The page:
Online crime cost Americans billions last year

(Image credit: Shutterstock / Brazhyk)

Online scams are now an almost $7 billion “industry” according to the FBI. The Bureau’s annual Internet Crime Report states that fraudsters stole $6.9 billion from Americans during 2021, an increase of more than threefold, compared to the $2 billion stolen just two years ago.

The figure is likely to be even bigger, given that the report bases its findings only on internet crime complaints filed during 2021. There had been a total of 847,376 of those, up 7% year-on-year, but also up 81%, compared to 2019.

Phishing was the most popular scam method, followed by non-payment/non-delivery frauds, and personal data breaches. On the other hand, Business Email Compromise (BEC), where fraudsters assume the identities of people's business partners or bosses, was the most devastating form of fraud, costing people more than $2.3 billion, alone.

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Covid influence

Investment fraud, and romance/confidence fraud, round out the top three. 

The FBI has also said that Covid-19 played a major role in the spike of online fraud. The pandemic, and the lockdowns, significantly popularized remote working, as well as doing pretty much everything else, online. 

In 2020, the Bureau got more than 28,500 complaints of scams related directly to Covid-19, a figure that seemingly dropped to almost 0 last year.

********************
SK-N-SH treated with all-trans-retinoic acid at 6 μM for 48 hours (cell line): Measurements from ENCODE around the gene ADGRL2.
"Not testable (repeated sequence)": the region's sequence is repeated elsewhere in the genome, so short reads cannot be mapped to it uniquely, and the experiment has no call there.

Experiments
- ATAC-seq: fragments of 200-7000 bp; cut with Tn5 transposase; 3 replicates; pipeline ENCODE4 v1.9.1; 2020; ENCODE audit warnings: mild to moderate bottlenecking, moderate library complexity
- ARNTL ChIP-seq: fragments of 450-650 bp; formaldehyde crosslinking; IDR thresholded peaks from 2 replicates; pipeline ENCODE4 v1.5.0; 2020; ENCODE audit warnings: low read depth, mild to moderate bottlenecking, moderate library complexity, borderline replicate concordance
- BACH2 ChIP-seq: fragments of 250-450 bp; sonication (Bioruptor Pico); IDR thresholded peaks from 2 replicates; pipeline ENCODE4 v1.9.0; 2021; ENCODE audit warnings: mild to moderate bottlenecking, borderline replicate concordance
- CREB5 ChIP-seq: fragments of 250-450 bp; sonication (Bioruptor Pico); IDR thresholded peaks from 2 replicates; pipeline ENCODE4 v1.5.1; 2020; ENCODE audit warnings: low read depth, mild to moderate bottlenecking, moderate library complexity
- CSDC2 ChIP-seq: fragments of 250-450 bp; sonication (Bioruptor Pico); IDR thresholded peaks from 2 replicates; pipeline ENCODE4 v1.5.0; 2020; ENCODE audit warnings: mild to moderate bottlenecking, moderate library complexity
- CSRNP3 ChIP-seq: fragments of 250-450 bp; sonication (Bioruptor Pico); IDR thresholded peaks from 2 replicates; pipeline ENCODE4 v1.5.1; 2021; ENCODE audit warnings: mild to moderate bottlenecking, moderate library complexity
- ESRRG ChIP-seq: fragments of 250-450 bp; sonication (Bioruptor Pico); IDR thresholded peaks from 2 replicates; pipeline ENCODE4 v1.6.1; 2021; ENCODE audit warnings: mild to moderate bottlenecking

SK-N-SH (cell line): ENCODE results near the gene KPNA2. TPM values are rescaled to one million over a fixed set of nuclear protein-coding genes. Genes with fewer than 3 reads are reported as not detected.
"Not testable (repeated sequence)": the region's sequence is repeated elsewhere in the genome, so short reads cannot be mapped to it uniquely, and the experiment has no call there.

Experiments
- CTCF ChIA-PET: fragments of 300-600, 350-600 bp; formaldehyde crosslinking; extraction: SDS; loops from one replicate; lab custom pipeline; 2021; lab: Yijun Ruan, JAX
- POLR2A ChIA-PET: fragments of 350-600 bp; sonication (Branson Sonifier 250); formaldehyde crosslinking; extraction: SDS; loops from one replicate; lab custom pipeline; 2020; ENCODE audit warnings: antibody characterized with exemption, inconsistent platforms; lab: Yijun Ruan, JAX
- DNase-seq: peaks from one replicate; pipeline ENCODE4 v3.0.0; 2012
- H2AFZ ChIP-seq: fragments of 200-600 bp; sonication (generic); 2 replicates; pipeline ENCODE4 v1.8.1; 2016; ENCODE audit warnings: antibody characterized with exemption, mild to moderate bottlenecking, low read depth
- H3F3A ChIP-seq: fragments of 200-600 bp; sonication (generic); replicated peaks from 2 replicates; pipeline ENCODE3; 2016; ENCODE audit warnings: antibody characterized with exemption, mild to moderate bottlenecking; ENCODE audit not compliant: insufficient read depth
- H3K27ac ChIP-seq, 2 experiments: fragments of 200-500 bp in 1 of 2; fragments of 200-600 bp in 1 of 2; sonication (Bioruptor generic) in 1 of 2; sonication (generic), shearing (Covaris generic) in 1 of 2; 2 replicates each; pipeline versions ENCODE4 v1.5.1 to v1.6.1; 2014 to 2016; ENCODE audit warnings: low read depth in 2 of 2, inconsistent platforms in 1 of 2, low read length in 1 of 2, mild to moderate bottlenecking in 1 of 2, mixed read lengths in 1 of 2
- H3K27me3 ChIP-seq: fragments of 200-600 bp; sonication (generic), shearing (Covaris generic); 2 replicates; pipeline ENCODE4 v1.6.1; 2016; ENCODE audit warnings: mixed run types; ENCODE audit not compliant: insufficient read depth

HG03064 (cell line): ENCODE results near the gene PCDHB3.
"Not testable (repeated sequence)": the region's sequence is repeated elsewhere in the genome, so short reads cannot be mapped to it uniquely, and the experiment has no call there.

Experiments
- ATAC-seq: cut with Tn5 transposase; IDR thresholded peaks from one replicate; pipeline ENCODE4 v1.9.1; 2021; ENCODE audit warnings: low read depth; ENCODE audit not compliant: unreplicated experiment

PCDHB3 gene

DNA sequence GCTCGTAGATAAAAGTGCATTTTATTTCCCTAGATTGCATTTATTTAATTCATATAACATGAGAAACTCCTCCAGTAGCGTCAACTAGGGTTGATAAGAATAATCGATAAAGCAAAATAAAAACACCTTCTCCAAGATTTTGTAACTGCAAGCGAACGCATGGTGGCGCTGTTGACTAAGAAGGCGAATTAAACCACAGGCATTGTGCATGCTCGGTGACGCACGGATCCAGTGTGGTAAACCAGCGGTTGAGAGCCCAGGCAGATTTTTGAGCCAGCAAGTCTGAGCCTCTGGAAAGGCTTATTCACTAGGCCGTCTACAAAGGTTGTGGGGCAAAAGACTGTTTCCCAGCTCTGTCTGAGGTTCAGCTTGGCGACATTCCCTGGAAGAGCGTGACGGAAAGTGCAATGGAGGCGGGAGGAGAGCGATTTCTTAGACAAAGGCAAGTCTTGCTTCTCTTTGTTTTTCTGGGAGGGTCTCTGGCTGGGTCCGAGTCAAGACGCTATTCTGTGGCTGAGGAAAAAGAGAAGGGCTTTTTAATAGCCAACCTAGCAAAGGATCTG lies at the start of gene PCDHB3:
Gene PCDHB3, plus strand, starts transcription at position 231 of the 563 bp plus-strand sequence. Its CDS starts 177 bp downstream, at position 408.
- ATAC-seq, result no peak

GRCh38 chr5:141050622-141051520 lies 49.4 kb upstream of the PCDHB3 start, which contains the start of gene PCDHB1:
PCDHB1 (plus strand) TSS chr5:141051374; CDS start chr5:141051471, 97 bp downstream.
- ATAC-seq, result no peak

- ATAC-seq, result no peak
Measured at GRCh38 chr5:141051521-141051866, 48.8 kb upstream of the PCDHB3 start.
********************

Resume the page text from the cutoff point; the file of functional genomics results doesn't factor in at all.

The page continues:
But just because Covid-19 is over, that doesn’t mean online scams are done for. In fact, the FBI believes they’re only going to grow bigger, and more dangerous. Cryptocurrencies have made it a lot easier to steal money from people, be it through cryptominers, malware, or a more basic form of scam, and scam artists are likely to increasingly adopt the novel technology.

Romance scams, the omniprevalent tech support fraud, as well as ransomware, are all expected to stick around for years to come. 

It’s also worth mentioning that in the overall number of victims per state, total loss by state, as well as count by subject, per state, it’s always California that’s number one. 


Sead Fadilpašić

Sead is a seasoned freelance journalist based in Sarajevo, Bosnia and Herzegovina. He writes about IT (cloud, IoT, 5G, VPN) and cybersecurity (ransomware, data breaches, laws and regulations). In his career, spanning more than a decade, he’s written for numerous media outlets, including Al Jazeera Balkans. He’s also held several modules on content writing for Represent Communications.